States Could See Revenue Losses Under Federal Stimulus Bill
Some states could see revenue losses under two provisions of the federal economic relief bill that are designed to help businesses weather the economic downturn.
The Coronavirus Aid, Relief, and Economic Security (CARES) Act (P.L. 116-136), signed into law March 27, will loosen net operating losses and allow businesses to carry back losses for up to five years.
States that conform to the federal definitions of income after NOLs are included will be affected by the change, according to Nicole Kaeding of the National Taxpayers Union Foundation.
“It will hurt state revenue, but from a policy perspective it is the right choice,” Kaeding told Tax Notes. “Expanding NOLs is a key way to mitigate the recession for businesses. If we hadn't expanded NOLs, companies would be faced with large tax bills on income they didn't have. Allowing carrybacks also provides money to businesses quickly.”
Another provision expands the interest deduction cap created by the federal Tax Cuts and Jobs Act.
States using the federal interest cap in their tax bases have received more tax revenue under the TCJA. “Now, they will see part of that clawed back as the cap is loosened,” Kaeding explained.
"Loosening the interest deduction cap also makes sense in a recession. Mechanically, the interest deduction cap became tighter as companies borrowed more to keep their businesses afloat while their income also fell, further tightening the cap," Kaeding said.
Jared Walczak of the Tax Foundation said that although both provisions affect state revenues, they are “also important policy changes to help employers survive the current crisis.”
“Most states will not follow the federal government in allowing net operating losses earned between 2018 through 2020 to be carried back to prior tax years, because states generally disallow net operating loss carrybacks regardless of federal policy, only allowing carryforwards,” Walczak said.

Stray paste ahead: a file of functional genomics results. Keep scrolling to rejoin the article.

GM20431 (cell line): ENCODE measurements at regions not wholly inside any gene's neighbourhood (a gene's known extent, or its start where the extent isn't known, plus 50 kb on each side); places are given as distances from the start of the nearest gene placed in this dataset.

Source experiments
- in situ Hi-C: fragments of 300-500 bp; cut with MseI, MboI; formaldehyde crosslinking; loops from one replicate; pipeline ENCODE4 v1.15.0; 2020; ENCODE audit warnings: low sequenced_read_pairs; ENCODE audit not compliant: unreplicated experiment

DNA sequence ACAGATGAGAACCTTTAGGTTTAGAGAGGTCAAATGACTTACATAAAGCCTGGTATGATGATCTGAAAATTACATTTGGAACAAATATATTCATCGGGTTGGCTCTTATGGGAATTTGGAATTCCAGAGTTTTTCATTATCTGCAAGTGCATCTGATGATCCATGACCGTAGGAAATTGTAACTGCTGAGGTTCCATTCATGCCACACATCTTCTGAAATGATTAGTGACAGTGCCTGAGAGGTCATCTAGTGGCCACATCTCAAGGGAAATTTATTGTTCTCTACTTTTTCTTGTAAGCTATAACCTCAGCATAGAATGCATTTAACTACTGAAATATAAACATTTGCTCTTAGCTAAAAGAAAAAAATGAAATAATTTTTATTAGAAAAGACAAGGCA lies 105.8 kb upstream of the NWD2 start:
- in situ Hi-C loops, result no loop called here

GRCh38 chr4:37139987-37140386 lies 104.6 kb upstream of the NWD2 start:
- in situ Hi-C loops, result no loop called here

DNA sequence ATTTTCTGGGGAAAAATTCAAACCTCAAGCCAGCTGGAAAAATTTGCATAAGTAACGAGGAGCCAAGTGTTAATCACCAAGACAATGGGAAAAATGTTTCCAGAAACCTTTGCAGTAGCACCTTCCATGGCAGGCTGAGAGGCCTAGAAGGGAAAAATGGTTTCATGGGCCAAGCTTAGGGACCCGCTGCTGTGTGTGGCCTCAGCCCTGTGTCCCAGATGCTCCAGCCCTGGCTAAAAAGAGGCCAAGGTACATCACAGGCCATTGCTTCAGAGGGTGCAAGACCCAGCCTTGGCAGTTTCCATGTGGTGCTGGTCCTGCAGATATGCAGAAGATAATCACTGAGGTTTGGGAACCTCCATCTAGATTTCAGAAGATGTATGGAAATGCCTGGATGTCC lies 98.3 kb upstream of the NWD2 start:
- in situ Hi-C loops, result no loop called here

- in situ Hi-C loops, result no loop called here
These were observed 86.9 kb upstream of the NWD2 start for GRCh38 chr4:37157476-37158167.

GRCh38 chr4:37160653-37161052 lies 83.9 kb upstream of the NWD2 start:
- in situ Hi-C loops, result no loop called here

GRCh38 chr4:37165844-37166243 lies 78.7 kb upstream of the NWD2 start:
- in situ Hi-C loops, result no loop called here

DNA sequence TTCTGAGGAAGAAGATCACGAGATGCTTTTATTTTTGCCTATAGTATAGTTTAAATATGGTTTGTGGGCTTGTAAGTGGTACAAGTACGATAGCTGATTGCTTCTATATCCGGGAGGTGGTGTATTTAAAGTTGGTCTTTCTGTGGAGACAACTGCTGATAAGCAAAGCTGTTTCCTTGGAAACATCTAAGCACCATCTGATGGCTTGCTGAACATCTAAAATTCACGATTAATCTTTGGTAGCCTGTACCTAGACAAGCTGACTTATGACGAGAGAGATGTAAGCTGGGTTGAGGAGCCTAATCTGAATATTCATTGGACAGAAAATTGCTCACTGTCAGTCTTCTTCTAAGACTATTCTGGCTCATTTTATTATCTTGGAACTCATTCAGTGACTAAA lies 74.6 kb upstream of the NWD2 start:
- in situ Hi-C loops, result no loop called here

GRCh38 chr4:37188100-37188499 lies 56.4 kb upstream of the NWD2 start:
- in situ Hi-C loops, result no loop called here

Walczak added that changes to NOL provisions and the net interest deduction were intended to pay down rate reductions under the TCJA, but the changes “did not represent good policy on their own.”
“Corporate income taxes are intended to tax net income, meaning income that is the net of any losses, whenever accrued, and that business expenses, including interest payments, should be taken into account,” Walczak said.
Meanwhile, attorneys at McDermott Will & Emery are warning that the NOL changes could have unintended consequences for businesses, particularly in states that tax global intangible low-taxed income, such as New Jersey. The law firm is part of the State Taxes After Reform (STAR) Partnership, a lobbying effort that encouraged states to decouple from the GILTI provision of the TCJA.
In a March 30 blog post, Alysse McLoughlin and Kathleen Quinn of McDermott said the carryback of NOLs to 2018 and 2019 could reduce deductions under IRC section 250 related to GILTI and foreign-derived intangible income generated in those years.
Noting that New Jersey doesn’t follow the federal NOL rules, McLoughlin and Quinn said that “it does specifically link its GILTI deductions to IRC section 250.”
“Accordingly, the carryback of NOLs at the federal level could result in a reduction of the GILTI deduction that the taxpayer can take for New Jersey [corporation business tax] purposes. As a result, New Jersey could end up taxing far more than 50 percent of a taxpayer’s GILTI,” McLoughlin and Quinn said.
Although most states experienced increased tax revenue collections between July 2019 and February of this year, states are expected to see substantial decreases in tax collections over the next few months because of the COVID-19 pandemic, according to Lucy Dadayan of the Urban-Brookings Tax Policy Center.
Most states are expected to have budget shortfalls for this fiscal year and the next one because of increased spending and declines in revenues, Dadayan said in a March 30 email.